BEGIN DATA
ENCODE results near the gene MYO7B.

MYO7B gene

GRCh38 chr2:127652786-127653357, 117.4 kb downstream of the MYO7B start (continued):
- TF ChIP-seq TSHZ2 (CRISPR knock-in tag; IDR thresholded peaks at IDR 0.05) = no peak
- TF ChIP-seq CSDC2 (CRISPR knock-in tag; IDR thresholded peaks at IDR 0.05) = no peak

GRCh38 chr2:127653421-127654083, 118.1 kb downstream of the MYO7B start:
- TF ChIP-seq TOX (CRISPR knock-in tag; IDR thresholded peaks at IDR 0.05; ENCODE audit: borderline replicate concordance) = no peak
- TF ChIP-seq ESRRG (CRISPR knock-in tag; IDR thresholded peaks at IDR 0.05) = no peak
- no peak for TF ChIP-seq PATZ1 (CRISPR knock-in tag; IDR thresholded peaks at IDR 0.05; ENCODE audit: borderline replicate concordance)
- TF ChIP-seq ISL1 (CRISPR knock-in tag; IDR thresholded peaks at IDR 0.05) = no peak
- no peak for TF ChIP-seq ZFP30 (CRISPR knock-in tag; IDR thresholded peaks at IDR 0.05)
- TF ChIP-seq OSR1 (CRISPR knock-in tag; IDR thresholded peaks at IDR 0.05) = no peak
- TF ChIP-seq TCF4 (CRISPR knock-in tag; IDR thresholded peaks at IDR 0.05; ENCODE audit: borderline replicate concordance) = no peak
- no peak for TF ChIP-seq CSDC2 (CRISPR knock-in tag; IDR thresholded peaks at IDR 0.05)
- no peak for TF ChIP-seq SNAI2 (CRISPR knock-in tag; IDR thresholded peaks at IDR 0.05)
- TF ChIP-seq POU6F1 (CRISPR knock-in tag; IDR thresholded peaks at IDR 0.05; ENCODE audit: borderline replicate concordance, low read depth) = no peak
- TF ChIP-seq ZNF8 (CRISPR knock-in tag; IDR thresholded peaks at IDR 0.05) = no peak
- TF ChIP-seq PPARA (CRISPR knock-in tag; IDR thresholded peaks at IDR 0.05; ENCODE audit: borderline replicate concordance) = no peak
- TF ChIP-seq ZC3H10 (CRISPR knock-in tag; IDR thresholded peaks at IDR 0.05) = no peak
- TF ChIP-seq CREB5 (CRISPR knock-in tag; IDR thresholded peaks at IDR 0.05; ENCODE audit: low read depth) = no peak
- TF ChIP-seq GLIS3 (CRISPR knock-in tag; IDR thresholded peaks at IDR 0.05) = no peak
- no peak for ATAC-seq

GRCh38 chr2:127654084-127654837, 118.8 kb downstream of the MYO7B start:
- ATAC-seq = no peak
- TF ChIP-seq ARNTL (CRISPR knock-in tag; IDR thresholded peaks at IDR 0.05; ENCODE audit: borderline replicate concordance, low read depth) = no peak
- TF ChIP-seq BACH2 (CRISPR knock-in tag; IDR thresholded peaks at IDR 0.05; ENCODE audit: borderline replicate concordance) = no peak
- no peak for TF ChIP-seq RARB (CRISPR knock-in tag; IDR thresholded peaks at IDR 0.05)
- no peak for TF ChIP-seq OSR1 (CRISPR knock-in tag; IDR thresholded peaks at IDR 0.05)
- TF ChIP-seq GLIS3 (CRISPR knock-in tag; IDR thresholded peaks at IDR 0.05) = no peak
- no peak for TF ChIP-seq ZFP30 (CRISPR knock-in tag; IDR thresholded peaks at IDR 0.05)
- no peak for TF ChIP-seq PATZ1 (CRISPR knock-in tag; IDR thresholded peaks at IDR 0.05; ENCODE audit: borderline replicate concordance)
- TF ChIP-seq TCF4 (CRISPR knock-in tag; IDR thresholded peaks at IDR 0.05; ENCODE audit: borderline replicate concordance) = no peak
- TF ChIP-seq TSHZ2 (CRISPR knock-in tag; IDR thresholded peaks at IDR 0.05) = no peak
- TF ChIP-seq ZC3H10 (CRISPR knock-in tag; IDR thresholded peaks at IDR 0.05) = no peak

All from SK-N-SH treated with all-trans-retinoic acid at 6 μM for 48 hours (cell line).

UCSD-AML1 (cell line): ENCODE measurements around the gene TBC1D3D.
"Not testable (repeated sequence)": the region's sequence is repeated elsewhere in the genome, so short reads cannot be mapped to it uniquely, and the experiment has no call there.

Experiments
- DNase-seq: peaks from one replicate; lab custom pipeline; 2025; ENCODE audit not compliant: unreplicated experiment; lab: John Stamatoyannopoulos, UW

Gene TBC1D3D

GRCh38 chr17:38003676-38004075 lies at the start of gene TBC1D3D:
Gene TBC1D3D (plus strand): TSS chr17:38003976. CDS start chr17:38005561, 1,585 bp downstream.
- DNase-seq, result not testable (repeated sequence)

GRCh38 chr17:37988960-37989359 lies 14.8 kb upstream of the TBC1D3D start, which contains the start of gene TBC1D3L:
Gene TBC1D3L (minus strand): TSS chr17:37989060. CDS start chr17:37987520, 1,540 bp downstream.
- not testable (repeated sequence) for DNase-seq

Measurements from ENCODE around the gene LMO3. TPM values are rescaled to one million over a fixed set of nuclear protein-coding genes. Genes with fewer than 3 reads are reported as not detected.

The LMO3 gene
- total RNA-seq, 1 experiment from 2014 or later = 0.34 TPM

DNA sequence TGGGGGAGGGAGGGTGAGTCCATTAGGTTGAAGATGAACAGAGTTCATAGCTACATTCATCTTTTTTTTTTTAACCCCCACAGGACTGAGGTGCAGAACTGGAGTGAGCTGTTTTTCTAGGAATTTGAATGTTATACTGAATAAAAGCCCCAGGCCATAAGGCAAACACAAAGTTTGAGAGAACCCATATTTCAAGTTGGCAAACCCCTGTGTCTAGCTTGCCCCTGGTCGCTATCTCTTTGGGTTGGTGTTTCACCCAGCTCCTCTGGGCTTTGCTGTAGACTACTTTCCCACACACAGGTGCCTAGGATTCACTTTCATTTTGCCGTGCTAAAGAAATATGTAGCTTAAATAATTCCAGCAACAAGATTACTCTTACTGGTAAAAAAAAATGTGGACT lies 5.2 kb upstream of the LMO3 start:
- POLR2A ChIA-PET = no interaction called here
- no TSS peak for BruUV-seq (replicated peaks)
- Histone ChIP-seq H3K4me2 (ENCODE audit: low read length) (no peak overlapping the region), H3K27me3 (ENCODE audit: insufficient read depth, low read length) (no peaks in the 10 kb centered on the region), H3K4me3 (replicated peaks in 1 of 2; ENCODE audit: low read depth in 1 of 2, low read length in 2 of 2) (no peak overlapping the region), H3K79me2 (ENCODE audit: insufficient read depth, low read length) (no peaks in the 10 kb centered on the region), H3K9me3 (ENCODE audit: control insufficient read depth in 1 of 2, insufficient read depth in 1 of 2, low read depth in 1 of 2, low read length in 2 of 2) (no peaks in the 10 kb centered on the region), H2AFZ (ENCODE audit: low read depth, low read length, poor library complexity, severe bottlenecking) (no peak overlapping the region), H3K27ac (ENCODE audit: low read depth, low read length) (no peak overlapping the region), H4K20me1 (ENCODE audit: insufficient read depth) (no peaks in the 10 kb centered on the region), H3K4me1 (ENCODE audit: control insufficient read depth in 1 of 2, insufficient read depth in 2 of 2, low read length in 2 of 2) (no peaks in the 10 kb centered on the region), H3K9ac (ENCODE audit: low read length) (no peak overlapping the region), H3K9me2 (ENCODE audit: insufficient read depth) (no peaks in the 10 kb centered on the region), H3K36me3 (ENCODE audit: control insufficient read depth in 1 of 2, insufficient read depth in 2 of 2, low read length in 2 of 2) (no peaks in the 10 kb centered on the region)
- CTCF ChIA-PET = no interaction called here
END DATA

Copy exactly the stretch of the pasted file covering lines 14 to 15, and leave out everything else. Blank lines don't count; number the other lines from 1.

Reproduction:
- no peak for TF ChIP-seq CSDC2 (CRISPR knock-in tag; IDR thresholded peaks at IDR 0.05)
- no peak for TF ChIP-seq SNAI2 (CRISPR knock-in tag; IDR thresholded peaks at IDR 0.05)